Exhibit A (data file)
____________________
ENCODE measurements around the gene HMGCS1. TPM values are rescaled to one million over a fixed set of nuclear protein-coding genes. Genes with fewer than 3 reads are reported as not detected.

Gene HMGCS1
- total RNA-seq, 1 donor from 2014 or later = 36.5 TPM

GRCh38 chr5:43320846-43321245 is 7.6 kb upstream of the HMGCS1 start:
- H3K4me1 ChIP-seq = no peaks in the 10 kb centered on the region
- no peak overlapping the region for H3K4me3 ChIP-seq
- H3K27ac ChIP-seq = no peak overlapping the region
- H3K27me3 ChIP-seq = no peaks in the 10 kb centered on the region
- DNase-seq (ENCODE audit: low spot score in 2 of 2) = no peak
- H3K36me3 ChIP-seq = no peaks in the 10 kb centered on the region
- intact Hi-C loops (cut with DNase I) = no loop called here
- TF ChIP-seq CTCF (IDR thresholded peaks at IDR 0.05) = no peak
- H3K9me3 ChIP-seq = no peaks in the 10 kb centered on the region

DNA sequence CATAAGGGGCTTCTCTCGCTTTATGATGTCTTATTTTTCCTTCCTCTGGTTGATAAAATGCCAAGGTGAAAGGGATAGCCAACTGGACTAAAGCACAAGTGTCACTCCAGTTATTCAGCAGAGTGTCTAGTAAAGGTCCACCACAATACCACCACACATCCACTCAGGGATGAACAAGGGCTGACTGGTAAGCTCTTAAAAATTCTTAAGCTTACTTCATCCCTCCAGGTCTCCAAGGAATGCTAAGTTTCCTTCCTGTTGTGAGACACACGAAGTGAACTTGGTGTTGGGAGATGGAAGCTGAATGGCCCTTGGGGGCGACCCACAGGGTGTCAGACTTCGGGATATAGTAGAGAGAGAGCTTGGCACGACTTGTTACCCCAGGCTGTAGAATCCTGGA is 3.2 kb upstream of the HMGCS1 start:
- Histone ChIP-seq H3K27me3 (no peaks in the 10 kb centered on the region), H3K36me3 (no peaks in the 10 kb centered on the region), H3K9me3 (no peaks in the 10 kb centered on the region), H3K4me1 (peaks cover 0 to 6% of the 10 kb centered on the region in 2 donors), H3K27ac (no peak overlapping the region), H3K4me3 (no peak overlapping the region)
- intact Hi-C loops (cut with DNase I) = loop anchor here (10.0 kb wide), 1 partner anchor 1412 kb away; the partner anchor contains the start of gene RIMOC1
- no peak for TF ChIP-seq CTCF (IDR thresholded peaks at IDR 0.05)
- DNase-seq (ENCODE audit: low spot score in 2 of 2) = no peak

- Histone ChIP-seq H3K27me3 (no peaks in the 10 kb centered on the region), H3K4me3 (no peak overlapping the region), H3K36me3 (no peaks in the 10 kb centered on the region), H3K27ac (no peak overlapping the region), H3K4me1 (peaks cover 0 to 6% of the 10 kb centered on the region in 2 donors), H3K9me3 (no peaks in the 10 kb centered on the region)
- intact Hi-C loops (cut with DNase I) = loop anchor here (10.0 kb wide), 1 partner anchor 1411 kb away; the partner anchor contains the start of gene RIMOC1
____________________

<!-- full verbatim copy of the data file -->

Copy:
ENCODE measurements around the gene HMGCS1. TPM values are rescaled to one million over a fixed set of nuclear protein-coding genes. Genes with fewer than 3 reads are reported as not detected.

Gene HMGCS1
- total RNA-seq, 1 donor from 2014 or later = 36.5 TPM

GRCh38 chr5:43320846-43321245 is 7.6 kb upstream of the HMGCS1 start:
- H3K4me1 ChIP-seq = no peaks in the 10 kb centered on the region
- no peak overlapping the region for H3K4me3 ChIP-seq
- H3K27ac ChIP-seq = no peak overlapping the region
- H3K27me3 ChIP-seq = no peaks in the 10 kb centered on the region
- DNase-seq (ENCODE audit: low spot score in 2 of 2) = no peak
- H3K36me3 ChIP-seq = no peaks in the 10 kb centered on the region
- intact Hi-C loops (cut with DNase I) = no loop called here
- TF ChIP-seq CTCF (IDR thresholded peaks at IDR 0.05) = no peak
- H3K9me3 ChIP-seq = no peaks in the 10 kb centered on the region

DNA sequence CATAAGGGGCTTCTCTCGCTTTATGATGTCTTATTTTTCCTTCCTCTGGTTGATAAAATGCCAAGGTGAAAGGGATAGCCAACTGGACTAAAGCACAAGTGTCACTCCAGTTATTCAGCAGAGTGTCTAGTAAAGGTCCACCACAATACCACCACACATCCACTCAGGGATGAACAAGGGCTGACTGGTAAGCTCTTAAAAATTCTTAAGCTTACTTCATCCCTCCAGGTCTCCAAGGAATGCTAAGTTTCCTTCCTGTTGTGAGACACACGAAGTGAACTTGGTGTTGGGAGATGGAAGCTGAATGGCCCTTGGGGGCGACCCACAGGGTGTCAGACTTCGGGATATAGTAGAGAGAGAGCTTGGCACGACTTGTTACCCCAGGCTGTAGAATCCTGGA is 3.2 kb upstream of the HMGCS1 start:
- Histone ChIP-seq H3K27me3 (no peaks in the 10 kb centered on the region), H3K36me3 (no peaks in the 10 kb centered on the region), H3K9me3 (no peaks in the 10 kb centered on the region), H3K4me1 (peaks cover 0 to 6% of the 10 kb centered on the region in 2 donors), H3K27ac (no peak overlapping the region), H3K4me3 (no peak overlapping the region)
- intact Hi-C loops (cut with DNase I) = loop anchor here (10.0 kb wide), 1 partner anchor 1412 kb away; the partner anchor contains the start of gene RIMOC1
- no peak for TF ChIP-seq CTCF (IDR thresholded peaks at IDR 0.05)
- DNase-seq (ENCODE audit: low spot score in 2 of 2) = no peak

- Histone ChIP-seq H3K27me3 (no peaks in the 10 kb centered on the region), H3K4me3 (no peak overlapping the region), H3K36me3 (no peaks in the 10 kb centered on the region), H3K27ac (no peak overlapping the region), H3K4me1 (peaks cover 0 to 6% of the 10 kb centered on the region in 2 donors), H3K9me3 (no peaks in the 10 kb centered on the region)
- intact Hi-C loops (cut with DNase I) = loop anchor here (10.0 kb wide), 1 partner anchor 1411 kb away; the partner anchor contains the start of gene RIMOC1